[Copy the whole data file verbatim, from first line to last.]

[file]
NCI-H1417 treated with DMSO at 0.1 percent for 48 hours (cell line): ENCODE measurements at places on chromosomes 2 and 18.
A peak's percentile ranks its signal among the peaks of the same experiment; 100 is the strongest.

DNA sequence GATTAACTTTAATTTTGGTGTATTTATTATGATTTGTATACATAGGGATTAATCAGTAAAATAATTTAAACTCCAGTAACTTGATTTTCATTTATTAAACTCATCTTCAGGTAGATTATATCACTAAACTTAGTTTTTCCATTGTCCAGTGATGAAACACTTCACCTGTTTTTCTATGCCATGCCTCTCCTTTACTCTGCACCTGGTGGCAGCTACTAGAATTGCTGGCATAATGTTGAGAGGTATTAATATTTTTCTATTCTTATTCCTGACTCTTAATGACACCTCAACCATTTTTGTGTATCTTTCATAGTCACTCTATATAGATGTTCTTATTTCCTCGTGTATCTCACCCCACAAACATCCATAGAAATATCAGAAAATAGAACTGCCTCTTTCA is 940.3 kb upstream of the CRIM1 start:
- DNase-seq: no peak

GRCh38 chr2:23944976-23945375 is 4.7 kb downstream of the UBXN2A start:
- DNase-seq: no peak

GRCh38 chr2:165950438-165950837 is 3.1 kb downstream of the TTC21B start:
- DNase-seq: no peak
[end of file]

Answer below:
NCI-H1417 treated with DMSO at 0.1 percent for 48 hours (cell line): ENCODE measurements at places on chromosomes 2 and 18.
A peak's percentile ranks its signal among the peaks of the same experiment; 100 is the strongest.

DNA sequence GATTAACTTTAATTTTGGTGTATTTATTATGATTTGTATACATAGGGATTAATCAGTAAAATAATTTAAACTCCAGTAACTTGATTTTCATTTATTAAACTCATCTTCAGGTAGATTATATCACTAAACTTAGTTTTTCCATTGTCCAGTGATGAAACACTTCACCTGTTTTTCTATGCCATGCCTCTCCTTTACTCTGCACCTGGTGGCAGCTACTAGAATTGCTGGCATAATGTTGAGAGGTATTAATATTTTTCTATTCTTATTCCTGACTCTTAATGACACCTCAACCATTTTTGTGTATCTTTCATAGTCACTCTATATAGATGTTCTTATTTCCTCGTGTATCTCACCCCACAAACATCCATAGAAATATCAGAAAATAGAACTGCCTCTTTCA is 940.3 kb upstream of the CRIM1 start:
- DNase-seq: no peak

GRCh38 chr2:23944976-23945375 is 4.7 kb downstream of the UBXN2A start:
- DNase-seq: no peak

GRCh38 chr2:165950438-165950837 is 3.1 kb downstream of the TTC21B start:
- DNase-seq: no peak